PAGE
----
I want to make and serve a vanilla bourbon, so I want to maintain as much of the alcohol as possible--ideally all of it. I've tried nitrous and room temperature infusions with various amounts of vanilla and over various amounts of time. The flavor isn't as strong as I'd like in the amount of time I'd like. (I'm using just the beans and no sheath because the sheath is lending a tobacco like flavor I don't want.) So I was thinking to try heat to get a stronger flavor faster as I've gotten more pronounced vanilla flavors in shorter time when baking it into desert sauces. I figured that if I add the vanilla beans into the bourbon and heat it on low (below 174 degrees F, the boiling point of alcohol), let that go for x time (I'm thinking less than 10 minutes?), then I should maintain the proof? I tried in a large pot but it boiled at 150F, which I think may have been due to large surface area? I plan on then cooling the mix and letting it infuse for 3-5 days at room temperature (and then compare to the ones I infused at room temperature without any heat). It may be just this simple, but I'm getting a lot of mixed input on the internet.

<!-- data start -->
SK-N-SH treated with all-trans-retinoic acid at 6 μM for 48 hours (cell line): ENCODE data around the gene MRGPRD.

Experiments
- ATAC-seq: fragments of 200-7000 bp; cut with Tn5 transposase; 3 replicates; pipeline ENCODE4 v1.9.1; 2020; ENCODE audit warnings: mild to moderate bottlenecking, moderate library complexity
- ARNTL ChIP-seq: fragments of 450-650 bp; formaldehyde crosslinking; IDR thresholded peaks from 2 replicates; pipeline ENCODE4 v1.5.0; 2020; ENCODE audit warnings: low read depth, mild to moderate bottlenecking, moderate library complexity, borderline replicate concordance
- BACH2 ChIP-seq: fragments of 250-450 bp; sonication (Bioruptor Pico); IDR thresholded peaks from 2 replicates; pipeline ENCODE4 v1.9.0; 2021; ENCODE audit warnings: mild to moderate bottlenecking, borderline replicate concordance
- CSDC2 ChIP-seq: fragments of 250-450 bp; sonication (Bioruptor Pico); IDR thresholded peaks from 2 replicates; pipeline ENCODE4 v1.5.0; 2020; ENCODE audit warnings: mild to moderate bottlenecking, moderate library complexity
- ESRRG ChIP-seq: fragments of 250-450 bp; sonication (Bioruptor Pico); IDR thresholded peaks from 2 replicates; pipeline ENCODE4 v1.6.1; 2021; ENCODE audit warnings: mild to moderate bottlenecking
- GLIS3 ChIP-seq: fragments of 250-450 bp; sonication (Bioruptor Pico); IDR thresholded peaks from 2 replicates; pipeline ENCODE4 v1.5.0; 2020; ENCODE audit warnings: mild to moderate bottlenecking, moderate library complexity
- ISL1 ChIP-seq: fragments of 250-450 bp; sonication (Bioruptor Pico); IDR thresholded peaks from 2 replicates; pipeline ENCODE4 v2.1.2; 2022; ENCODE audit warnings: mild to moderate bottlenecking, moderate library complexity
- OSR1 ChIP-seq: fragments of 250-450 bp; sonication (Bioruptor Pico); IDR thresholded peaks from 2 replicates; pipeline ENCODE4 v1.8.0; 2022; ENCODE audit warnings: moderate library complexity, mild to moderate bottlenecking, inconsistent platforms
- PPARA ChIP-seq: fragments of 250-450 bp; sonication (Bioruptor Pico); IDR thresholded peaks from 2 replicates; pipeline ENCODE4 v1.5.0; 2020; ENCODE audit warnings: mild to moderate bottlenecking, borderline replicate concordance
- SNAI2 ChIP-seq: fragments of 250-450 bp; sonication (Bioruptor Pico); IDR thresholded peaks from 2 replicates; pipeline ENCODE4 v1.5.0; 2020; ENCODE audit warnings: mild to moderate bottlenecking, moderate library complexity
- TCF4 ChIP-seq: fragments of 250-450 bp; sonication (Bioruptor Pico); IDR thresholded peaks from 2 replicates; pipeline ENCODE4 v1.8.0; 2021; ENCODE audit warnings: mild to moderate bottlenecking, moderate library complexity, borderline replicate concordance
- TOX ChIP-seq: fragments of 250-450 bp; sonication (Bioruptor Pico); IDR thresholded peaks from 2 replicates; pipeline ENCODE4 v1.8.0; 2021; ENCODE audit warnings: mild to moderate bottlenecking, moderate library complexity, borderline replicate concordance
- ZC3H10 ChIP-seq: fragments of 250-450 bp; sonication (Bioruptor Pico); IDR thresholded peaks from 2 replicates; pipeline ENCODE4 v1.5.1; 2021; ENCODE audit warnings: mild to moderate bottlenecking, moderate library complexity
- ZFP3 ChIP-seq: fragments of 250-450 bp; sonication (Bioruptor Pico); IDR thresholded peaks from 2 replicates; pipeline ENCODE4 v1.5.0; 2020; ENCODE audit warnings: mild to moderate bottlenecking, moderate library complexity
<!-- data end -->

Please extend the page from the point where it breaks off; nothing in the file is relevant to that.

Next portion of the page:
I was also thinking that if it is reduced significantly, perhaps I could just add the infused mixture into straight bourbon to bring the proof back up. (Note, I have seen the USDA TABLE OF NUTRIENT RETENTION FACTORS but since this deals with cooking alcohol into food rather than on its own, I figured it may be different.)
(I have also heard of people using sous vide for infusing liquor with heat, but I don't really have those supplies at my disposal). If all else fails, perhaps I will just make a vanilla extract from scratch using bourbon and then use that, but it may be too aggressive.)